Since Rolex still needs to have a profit, their production cost is far from the figures you listed
 

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40% sounds about right and why people pick on Rolex? probably because they are successful.

when a 10k rrp Rolex is bought for 6 grand by the ad and sold for 10k we call it unfair or greedy business practice but then
when a 10k omega also bought by the ad for 6k is sold for 7 we call it a bad value and a losing proposition...
Go figure the piece that bugs me is not the ad selling the Rolex for 10k it is the ad selling it for 12 to the greys when they already made 40% . Call it greed or fmv but that part is bs and at that price point I don’t want it badly enough to pay 80 to 100% mark up
 

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And actually 40% is relatively low for retail. Most retailers work on 100% markup!
40% sounds about right and why people pick on Rolex? probably because they are successful.
OP, whatever you do, don't ever research the mark-up on food at a grocery store...you may never eat again!!
I wonder what is the cost price for a large Coke from McDonalds? Would the RRP be 500%?
I was about to say the same thing. It's amazing how naive some people can be. I'll throw cellular voice, text, and data onto the pile of markup scams.

Rolex? The exact opposite. They mint money for their owners. I've been wearing Rolexes since I was a young lad in the late 80's and they haven't cost me a dime. In fact, I've been paid by Rolex to wear their watches.
 

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While I did take a step back and acknowledge that
- Rolex invests a lot into their store fronts
- Rolex funds and sponsors a ton of events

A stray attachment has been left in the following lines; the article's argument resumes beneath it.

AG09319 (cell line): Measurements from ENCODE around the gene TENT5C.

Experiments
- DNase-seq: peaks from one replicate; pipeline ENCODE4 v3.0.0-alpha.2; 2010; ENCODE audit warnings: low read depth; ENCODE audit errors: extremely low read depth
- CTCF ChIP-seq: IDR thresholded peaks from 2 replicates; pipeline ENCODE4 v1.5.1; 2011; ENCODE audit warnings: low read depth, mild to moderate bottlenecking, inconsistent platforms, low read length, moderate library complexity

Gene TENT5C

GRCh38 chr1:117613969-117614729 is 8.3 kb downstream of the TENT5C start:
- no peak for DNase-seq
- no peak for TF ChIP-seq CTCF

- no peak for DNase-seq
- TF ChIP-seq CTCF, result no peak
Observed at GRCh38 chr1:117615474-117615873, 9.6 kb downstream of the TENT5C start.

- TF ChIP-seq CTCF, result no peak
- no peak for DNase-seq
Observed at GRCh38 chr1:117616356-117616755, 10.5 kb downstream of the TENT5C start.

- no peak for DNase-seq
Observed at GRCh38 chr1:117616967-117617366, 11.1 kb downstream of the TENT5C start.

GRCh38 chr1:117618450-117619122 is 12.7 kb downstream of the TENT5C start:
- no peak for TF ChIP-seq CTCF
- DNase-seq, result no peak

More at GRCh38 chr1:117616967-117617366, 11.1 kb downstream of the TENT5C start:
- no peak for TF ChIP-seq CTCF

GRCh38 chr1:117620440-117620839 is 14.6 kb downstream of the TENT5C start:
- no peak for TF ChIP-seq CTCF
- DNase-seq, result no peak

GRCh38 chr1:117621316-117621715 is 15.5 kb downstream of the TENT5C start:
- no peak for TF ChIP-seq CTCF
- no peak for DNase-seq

- That only a small population of the watches will be sold
- The flaw in your math is that you are showing the markup between the AD's and the consumers. AD's are making 40%. You are failing to realize that Rolex sells the watches to the AD's before that and they are making a killing on that.

- Rolex doesn't own any stores, the Authorized Dealers are all small mom and pop jewelry stores owned by local businessmen. They cost Rolex nothing as these local businessmen are forced to purchase Rolex-branded fixturing, signage, etc. These AD's are also forced to purchase whatever Rolex ships them.

- Rolex spends a ridiculously small amount of advertising money each year considering the size of their company. Putting up a few signs on 18 holes of a golf course is cheap compared to a national ad campaign from Ford, McDonalds, Budweiser, etc.

- Rolex ships 1 million watches each year. At an average cost of $3,000 per unit, that's $3 billion dollars in revenue. And I'd bet Rolex is making about 50% margins on what they sell to the AD's.
 

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Discussion Starter · #20 ·
I can deal with AD pricing but when AD’s are selling to grey’s to fuel their greed, I draw the line and take my money elsewhere
While I do see the point that
Yes - a 40% or more margin is normal for most if not all industries
Yes - wearing a Rolex is prestige/privilege.
Yes - bills have to be paid at an AD

The point I'm trying to get at is why we do put up with them choking up sports models and for us consumers to eat up stale or half baked models.
Wouldn't everyone be saying the same if Omega did the same to the Speedy?
Or imagine if your local McDonalds made you buy a fillet-o-fish before you could buy mcnuggets (not hating on the fillet-o-fish, just an analogy haha)

What I'm trying to get at is instead of having consumers chomp up less attractive models, why not pull up the price altogether.
Invest that money back into R&D or aftercare service. Or even just a better design team. Instead of 'revitalizing' the batman, couldn't they spend the money to produce a new lines/models altogether?
From what I've seen here in Hong Kong, the aftercare service could do with a lot more investment too.

Ultimately what Im trying to get at is - can and should Rolex be a little more efficient in the way it does business?